Twenty seven studies were included. The sample size ranged from 57 to 172,224 patients and from 67 to 204,681 orders (where stated). There were two randomised controlled trials, six time-series analyses, 14 pre/post studies, four cohort studies, and one pre/post study with untreated controls. Study quality was generally weak. Several studies were retrospective. Few had comparison groups recruited over the same period. Half conducted reliable outcomes measurement, but in most cases it was unblinded. Most studies used adequate hypothesis tests and reported measures of statistical variability, but few adjusted for confounding or clustering. Reporting quality was poor overall.
Electronic prescribing versus paper-based or less sophisticated electronic prescribing:
Medication errors (25 studies): Twenty three studies reported a statistically significant risk reduction in the intervention group, with relative risk reduction ranging from 13 per cent to 99 per cent. One study was inconclusive. One study reported a significant 26 per cent increase in errors in the intervention group, which was attributed to confounding and potential selection bias.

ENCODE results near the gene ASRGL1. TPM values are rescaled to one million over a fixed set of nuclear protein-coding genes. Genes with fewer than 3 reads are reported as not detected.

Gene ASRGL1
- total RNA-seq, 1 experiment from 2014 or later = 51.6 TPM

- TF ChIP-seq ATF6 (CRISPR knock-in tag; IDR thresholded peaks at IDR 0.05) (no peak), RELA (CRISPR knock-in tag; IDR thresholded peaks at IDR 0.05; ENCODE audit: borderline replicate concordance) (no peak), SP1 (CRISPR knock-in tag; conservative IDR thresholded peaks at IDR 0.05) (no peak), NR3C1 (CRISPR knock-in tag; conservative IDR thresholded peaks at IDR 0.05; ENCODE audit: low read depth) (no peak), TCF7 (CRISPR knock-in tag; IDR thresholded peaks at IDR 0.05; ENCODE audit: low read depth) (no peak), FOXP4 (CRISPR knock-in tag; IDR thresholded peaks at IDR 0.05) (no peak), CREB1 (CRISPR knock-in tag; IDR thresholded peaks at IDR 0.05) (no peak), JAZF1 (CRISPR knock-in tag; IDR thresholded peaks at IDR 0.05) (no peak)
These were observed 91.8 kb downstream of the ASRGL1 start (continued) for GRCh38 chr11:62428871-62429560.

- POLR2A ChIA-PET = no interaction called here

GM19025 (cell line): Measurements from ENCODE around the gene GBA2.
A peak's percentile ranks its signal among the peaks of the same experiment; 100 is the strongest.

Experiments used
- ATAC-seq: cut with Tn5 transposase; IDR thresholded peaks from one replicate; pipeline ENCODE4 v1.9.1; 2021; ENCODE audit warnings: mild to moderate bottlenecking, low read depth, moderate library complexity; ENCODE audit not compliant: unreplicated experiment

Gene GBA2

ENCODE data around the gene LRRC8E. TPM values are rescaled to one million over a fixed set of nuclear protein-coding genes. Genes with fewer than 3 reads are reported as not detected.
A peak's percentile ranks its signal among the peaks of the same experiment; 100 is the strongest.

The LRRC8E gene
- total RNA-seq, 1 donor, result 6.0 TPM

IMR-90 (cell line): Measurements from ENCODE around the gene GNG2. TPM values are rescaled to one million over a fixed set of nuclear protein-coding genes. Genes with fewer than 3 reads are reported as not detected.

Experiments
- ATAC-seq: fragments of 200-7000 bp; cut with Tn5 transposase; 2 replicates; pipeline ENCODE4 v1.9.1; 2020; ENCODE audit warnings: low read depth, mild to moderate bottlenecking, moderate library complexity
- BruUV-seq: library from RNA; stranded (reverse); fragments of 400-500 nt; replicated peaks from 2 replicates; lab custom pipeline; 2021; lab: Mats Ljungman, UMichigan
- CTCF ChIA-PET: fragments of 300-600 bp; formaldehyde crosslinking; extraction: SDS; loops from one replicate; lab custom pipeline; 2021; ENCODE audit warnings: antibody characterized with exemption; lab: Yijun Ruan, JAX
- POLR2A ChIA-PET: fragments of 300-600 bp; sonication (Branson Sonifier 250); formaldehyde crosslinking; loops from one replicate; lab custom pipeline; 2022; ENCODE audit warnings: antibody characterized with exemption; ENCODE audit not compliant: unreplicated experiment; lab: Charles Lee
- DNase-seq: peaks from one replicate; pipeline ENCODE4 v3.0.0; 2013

Potential adverse drug events (nine studies): Six studies reported a statistically significant risk reduction in the intervention group, with a relative risk reduction of 35 per cent to 98 per cent. Two studies were inconclusive. One reported a statistically significant 29 per cent increase in errors in the intervention group.
Adverse drug events: Four studies reported a significant risk reduction in the intervention group, with a relative risk reduction of 30 per cent to 84 per cent. Three studies (one with no events) found no statistically significant difference between the groups.
Subgroup analyses (seven studies): A greater reduction in medication errors was noted in studies using home-grown or more advanced electronic systems, and in those comparing electronic with handwritten prescribing. Effects differed depending on the method used for detecting errors.